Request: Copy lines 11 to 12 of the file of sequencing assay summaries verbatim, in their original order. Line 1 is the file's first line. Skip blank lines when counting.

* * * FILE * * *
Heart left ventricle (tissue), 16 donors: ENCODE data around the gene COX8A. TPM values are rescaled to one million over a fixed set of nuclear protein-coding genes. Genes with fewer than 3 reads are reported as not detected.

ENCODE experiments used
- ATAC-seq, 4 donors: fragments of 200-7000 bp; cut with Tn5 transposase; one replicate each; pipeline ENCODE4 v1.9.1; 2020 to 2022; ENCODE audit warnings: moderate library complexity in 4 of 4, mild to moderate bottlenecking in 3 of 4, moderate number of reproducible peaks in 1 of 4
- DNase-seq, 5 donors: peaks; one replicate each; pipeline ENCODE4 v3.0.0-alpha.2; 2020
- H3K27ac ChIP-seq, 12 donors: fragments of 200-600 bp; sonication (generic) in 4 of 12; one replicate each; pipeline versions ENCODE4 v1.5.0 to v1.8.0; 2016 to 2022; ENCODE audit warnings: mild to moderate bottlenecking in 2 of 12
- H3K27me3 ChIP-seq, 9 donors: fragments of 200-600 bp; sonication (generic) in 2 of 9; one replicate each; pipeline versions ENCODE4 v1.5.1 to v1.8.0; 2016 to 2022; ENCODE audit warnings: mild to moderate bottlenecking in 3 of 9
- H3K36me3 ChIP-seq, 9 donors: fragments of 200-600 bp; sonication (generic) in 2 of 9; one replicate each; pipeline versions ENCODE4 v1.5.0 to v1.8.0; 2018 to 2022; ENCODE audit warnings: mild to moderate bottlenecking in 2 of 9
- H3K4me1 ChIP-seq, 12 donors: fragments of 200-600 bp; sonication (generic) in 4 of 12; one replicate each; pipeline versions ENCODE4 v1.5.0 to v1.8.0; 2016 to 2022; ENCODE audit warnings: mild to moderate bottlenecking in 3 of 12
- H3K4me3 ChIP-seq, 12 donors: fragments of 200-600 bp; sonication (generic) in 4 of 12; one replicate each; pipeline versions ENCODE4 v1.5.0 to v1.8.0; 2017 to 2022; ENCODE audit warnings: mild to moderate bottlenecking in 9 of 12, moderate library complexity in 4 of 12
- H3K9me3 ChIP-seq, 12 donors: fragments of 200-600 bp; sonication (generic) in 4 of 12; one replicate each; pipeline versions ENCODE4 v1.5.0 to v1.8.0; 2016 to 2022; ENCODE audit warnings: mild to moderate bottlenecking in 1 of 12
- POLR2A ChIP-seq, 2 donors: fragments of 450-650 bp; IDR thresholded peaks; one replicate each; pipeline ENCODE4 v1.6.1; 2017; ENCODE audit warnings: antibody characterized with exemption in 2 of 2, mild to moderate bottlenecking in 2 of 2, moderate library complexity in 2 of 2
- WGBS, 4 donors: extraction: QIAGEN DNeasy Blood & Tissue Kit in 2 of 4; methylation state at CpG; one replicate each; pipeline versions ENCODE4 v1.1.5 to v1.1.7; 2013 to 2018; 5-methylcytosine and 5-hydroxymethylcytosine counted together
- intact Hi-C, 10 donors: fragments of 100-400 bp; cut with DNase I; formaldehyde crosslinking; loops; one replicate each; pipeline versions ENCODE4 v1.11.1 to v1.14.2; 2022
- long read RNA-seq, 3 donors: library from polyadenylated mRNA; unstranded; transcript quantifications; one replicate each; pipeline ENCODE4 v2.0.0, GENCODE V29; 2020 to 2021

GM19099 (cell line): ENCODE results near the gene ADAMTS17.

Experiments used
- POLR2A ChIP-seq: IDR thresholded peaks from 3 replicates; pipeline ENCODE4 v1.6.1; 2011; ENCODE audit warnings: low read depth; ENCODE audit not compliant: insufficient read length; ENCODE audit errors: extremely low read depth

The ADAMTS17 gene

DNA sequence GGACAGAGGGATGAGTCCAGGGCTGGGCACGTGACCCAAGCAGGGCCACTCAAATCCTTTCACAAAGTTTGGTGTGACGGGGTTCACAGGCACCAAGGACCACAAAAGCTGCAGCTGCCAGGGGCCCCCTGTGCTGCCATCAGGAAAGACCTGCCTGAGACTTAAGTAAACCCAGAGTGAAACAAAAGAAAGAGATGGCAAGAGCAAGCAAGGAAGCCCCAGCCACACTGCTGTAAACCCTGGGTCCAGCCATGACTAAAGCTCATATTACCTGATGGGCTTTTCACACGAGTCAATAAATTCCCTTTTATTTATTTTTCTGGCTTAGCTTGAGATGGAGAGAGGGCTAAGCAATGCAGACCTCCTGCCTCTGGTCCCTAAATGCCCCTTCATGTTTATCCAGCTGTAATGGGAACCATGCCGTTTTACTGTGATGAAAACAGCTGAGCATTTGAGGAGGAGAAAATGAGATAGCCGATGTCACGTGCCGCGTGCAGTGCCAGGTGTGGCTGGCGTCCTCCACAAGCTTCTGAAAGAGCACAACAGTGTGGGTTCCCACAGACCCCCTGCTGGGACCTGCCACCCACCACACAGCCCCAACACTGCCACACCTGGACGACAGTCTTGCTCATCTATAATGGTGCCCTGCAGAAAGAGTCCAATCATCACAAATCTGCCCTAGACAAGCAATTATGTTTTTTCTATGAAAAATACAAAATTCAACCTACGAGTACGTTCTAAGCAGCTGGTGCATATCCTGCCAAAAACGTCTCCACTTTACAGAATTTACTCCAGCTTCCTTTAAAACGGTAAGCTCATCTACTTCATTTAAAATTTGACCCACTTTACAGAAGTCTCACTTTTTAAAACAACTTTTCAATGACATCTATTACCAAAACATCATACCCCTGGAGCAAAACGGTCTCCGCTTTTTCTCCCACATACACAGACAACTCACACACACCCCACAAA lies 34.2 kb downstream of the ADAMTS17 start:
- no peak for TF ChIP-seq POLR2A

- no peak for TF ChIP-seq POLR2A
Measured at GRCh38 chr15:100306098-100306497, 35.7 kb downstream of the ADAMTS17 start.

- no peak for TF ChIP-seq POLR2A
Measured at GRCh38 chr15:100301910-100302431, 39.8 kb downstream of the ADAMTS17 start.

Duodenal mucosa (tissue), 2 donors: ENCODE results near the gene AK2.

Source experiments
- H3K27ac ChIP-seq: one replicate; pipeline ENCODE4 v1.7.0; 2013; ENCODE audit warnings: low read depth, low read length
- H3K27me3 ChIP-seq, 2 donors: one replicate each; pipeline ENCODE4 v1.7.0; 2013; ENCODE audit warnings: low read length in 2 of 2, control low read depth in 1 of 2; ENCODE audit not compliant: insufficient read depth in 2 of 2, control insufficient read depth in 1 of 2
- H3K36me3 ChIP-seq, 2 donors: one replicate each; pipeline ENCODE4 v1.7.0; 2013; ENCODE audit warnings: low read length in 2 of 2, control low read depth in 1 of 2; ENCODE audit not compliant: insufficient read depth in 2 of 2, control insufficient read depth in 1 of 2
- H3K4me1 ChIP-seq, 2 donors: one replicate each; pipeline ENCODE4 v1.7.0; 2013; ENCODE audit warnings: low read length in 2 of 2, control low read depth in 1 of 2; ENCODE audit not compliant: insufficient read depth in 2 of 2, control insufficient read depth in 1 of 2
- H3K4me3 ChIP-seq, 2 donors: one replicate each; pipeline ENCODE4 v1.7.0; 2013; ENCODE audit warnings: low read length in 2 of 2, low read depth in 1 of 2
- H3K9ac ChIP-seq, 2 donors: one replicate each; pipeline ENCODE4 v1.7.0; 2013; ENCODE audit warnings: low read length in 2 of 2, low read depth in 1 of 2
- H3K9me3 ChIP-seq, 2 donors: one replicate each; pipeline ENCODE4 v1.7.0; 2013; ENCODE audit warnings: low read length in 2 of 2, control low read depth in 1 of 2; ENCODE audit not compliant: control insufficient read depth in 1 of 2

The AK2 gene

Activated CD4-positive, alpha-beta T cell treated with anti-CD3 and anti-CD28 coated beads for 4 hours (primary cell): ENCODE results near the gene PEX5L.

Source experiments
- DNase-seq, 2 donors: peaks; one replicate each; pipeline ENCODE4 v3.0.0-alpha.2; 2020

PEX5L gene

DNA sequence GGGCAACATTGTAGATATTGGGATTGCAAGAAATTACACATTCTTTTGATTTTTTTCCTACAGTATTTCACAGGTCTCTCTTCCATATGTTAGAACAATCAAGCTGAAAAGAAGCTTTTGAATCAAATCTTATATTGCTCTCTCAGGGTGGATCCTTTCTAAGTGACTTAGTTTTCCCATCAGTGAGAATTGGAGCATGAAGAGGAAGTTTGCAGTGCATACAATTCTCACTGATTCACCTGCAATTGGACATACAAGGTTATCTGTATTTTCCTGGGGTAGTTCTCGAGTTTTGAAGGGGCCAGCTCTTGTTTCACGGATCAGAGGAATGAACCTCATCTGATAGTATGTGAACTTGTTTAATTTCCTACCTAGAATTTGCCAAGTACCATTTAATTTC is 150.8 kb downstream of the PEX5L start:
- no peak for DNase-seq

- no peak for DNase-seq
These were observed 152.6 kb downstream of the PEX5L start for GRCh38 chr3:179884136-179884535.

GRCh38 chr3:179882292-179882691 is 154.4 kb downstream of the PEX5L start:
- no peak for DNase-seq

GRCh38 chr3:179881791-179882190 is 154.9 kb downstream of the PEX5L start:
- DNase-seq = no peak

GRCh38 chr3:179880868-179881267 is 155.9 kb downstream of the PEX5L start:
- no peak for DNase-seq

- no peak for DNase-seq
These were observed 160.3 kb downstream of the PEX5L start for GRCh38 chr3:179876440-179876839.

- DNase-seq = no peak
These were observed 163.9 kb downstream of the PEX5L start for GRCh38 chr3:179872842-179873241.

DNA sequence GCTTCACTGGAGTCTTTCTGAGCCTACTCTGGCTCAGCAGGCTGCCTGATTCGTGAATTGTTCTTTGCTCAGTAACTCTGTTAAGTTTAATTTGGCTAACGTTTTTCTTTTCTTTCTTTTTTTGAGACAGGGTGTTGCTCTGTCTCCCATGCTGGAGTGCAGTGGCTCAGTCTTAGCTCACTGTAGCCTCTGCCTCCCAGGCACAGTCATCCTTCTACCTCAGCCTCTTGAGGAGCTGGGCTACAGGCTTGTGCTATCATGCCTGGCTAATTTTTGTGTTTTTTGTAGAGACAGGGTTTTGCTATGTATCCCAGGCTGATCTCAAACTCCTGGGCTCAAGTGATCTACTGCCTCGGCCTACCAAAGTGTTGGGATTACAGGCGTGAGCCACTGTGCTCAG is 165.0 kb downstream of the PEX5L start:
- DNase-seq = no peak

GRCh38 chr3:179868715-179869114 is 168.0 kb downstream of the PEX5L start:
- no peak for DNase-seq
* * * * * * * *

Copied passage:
- POLR2A ChIP-seq, 2 donors: fragments of 450-650 bp; IDR thresholded peaks; one replicate each; pipeline ENCODE4 v1.6.1; 2017; ENCODE audit warnings: antibody characterized with exemption in 2 of 2, mild to moderate bottlenecking in 2 of 2, moderate library complexity in 2 of 2
- WGBS, 4 donors: extraction: QIAGEN DNeasy Blood & Tissue Kit in 2 of 4; methylation state at CpG; one replicate each; pipeline versions ENCODE4 v1.1.5 to v1.1.7; 2013 to 2018; 5-methylcytosine and 5-hydroxymethylcytosine counted together